Posts Tagged ‘Connie Francis’

Taking A Few Days

Wednesday, June 24th, 2015

Summer’s dealt us an incredibly busy week, so Odd, Pop and I are going to take a few days away from the studios. See you Saturday.

In the meantime, here’s Connie Francis’ “Vacation” from 1962. It went to No. 9 in the late summer, and it’s got a sax solo from Boots Randolph right about the 1:20 mark.

Saturday Single No. 281

Saturday, March 10th, 2012

A couple of news stories popped up online this week about spring break. One of them, on the website of the Houston Chronicle, noted that hotel bookings on Texas’ South Padre Island were at 95 percent capacity this week. For the month of March, officials on the island said in the piece, about 45,000 young people are expected on the island.

That makes South Padre Island one of the chief sites this month for college students who want to wander on the beach, drink beer and, well, be college kids. Other prime locations for spring break these days include Panama City, Florida, and Lake Havasu City, Arizona. Less attractive, noted the piece in the Houston Chronicle and a few others I saw online, are the Mexican resorts – Cancún and the others – because of drug-related violence in Mexico. The Chronicle reported that earlier this week, the Texas Department of Public Safety “warned spring break visitors to avoid not just the tourist-centric northern border towns, but all of Mexico.”

(That’s probably prudent, but there’s no doubt it’s also good for the coffers of South Padre Island and anywhere else in Texas spring-breaking students might gather. Or is that too cynical a thought?)

I never went on spring break. At about this time during every one of my college years, buses sponsored by fraternities and sororities left St. Cloud packed with kids who wanted to party on the beaches. The destination then was Florida, usually either Fort Lauderdale or Daytona Beach, and I admit to wondering more than once, as winter quarter was drawing to a close, how much fun it would be to do spring break on the warm sands of Florida.

But wondering was as close as I got to Florida. For most of my college years, the interim between winter and spring quarters was spent in the campus library re-shelving books, sorting and stacking periodicals, doing equipment inventories and taking care of other mundane but necessary tasks. I was generally working with nice folks, though, so those days weren’t as drear as they might sound. (The one college year that was different, of course, was 1973-74; I spent that spring break wandering through Western Europe, racking up a little more than 5,000 miles on my rail pass, so that kind of makes up for the lack of beer and bikini-watching on the beaches during the other springs.)

Anyway, all of those news stories and thoughts in the past few days fit neatly with my exploration earlier this week of the Billboard Hot 100 from early March of 1961. I noted in that post that the only record from that week’s Top Ten that I recalled hearing at the time was Connie Francis’ “Where The Boys Are.” And as I looked at the history of spring break this morning, I checked out what Wikipedia had to say:

From the end of World War II until the 1980s, Fort Lauderdale, Florida, was a notorious spring break destination in the United States for college students. . . . Fort Lauderdale’s reputation as a spring break destination for college students started when the Colgate University men’s swimming team went to practice there over break in 1935. Fort Lauderdale became even more popular due to the 1960 film Where the Boys Are, in which college girls met boys while on spring break there.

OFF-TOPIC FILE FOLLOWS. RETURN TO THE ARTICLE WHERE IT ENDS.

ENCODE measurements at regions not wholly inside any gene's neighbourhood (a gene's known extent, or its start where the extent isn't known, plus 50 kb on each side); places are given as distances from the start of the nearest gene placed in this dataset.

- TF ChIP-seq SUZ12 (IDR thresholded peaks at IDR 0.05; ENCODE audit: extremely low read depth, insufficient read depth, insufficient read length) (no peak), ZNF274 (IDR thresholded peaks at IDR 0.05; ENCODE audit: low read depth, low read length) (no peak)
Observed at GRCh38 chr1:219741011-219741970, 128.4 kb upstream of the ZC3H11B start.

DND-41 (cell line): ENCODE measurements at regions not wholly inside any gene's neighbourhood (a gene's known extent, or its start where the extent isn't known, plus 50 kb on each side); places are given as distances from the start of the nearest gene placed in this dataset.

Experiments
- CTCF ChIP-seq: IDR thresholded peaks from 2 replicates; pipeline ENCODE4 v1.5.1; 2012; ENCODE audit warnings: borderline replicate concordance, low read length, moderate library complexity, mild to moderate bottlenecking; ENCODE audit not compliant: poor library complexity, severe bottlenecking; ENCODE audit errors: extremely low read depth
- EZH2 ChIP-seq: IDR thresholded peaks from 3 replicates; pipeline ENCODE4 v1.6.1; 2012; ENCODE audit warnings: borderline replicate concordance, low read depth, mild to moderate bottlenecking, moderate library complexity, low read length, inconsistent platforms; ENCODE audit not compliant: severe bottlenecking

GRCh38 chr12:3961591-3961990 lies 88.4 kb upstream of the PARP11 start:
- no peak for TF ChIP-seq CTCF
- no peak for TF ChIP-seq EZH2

I don’t know how good a movie Where The Boys Are actually is, although Wikipedia notes that it “was one of the first teen films to explore adolescent sexuality and the changing sexual morals and attitudes among American college youth” and that it “won Laurel awards for Best Comedy of the Year and Best Comedy Actress (Paula Prentiss).”*

Whatever depth there might have been to the film, spring break in 1961 was about partying (and still is, according to the pictures that accompany the Houston Chronicle piece), and Connie Francis’ “Where The Boys Are” is traditional pop. It’s too sweet and too soft to be a party record (though it might be a nice slow dance). To find what might have been a good party song for Spring Break 1961, I turned to the March 6, 1961, Top Ten from radio station WCKR in Miami. (That survey was the only one from a Florida station in March 1961 that I could find at the Airheads Radio Survey Archive.)

Here’s what Miami (and, one might assume, Fort Lauderdale) was listening to fifty-one years ago:

“Pony Time” by Chubby Checker
“Surrender” by Elvis Presley
“There’s A Moon Out Tonight” by the Capris
“Where The Boys Are” by Connie Francis
“Dedicated To The One I Love” by the Shirelles
“Walk Right Back” by the Everly Brothers
“Spanish Harlem” by Ben E. King
“Apache” by Jørgen Ingmann
“Shop Around” by the Miracles
“Think Twice” by Brook Benton

There are a few differences there from the Billboard Top Ten I looked at the other day, but the first five here all showed up there, too. And if one is looking for a party record, the No. 1 record on both charts is a pretty good choice. So, for spring breakers of all generations, Chubby Checker’s “Pony Time” is this week’s Saturday Single.

*The 1960 movie Where The Boys Are is available for viewing at YouTube for what seems a minimal cost. It’s also available through Netflix and, I would assume, other online services. I should note, too, that the movie was remade in 1984 with the imaginative title of Where The Boys Are ’84. The remake, I have read, is abysmal.